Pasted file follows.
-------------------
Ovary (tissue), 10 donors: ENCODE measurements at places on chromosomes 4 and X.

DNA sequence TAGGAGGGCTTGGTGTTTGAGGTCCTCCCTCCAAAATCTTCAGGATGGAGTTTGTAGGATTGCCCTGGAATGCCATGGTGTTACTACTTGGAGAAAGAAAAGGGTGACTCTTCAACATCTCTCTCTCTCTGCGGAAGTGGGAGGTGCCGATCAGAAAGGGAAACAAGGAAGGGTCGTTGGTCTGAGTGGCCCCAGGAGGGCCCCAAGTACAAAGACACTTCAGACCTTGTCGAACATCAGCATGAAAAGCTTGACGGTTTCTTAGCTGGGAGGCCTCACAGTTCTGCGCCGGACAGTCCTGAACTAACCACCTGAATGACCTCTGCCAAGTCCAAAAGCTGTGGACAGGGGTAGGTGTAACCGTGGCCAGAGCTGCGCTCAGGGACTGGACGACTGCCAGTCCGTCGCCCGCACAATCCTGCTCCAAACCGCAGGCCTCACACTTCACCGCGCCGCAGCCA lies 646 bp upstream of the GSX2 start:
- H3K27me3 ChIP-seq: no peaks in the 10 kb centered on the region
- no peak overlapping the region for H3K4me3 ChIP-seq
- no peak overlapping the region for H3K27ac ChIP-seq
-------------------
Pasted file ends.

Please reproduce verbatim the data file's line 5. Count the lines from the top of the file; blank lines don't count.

- no peak overlapping the region for H3K27ac ChIP-seq